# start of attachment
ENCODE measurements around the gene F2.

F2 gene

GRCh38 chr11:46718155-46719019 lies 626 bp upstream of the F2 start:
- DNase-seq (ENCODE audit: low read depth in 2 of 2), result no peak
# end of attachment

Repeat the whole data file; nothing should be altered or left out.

ENCODE measurements around the gene F2.

F2 gene

GRCh38 chr11:46718155-46719019 lies 626 bp upstream of the F2 start:
- DNase-seq (ENCODE audit: low read depth in 2 of 2), result no peak